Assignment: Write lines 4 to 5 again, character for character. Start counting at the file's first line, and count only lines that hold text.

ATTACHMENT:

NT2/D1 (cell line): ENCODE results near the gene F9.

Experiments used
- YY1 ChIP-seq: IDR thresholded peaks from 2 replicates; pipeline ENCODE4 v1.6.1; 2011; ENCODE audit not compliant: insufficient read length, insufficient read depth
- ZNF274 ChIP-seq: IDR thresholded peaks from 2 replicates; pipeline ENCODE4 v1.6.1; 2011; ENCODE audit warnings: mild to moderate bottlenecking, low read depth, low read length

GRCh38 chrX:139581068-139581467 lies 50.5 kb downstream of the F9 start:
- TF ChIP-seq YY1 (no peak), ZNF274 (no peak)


- ZNF274 ChIP-seq: IDR thresholded peaks from 2 replicates; pipeline ENCODE4 v1.6.1; 2011; ENCODE audit warnings: mild to moderate bottlenecking, low read depth, low read length

GRCh38 chrX:139581068-139581467 lies 50.5 kb downstream of the F9 start: